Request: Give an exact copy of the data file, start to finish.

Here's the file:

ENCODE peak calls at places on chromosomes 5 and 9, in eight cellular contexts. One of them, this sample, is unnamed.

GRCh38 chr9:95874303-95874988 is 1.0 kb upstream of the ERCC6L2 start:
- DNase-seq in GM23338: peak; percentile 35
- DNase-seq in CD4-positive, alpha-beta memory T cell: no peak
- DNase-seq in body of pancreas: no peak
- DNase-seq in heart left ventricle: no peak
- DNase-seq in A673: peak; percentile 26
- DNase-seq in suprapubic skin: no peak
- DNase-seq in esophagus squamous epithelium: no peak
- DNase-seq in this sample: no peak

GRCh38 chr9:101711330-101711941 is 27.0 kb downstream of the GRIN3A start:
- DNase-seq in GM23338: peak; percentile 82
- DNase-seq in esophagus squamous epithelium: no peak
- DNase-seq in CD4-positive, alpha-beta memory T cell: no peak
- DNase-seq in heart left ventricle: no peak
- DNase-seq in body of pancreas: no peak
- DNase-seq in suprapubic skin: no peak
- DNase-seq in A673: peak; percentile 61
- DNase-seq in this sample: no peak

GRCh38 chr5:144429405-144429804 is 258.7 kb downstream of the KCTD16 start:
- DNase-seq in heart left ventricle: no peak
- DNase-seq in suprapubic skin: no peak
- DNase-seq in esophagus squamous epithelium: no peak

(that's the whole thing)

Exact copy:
ENCODE peak calls at places on chromosomes 5 and 9, in eight cellular contexts. One of them, this sample, is unnamed.

GRCh38 chr9:95874303-95874988 is 1.0 kb upstream of the ERCC6L2 start:
- DNase-seq in GM23338: peak; percentile 35
- DNase-seq in CD4-positive, alpha-beta memory T cell: no peak
- DNase-seq in body of pancreas: no peak
- DNase-seq in heart left ventricle: no peak
- DNase-seq in A673: peak; percentile 26
- DNase-seq in suprapubic skin: no peak
- DNase-seq in esophagus squamous epithelium: no peak
- DNase-seq in this sample: no peak

GRCh38 chr9:101711330-101711941 is 27.0 kb downstream of the GRIN3A start:
- DNase-seq in GM23338: peak; percentile 82
- DNase-seq in esophagus squamous epithelium: no peak
- DNase-seq in CD4-positive, alpha-beta memory T cell: no peak
- DNase-seq in heart left ventricle: no peak
- DNase-seq in body of pancreas: no peak
- DNase-seq in suprapubic skin: no peak
- DNase-seq in A673: peak; percentile 61
- DNase-seq in this sample: no peak

GRCh38 chr5:144429405-144429804 is 258.7 kb downstream of the KCTD16 start:
- DNase-seq in heart left ventricle: no peak
- DNase-seq in suprapubic skin: no peak
- DNase-seq in esophagus squamous epithelium: no peak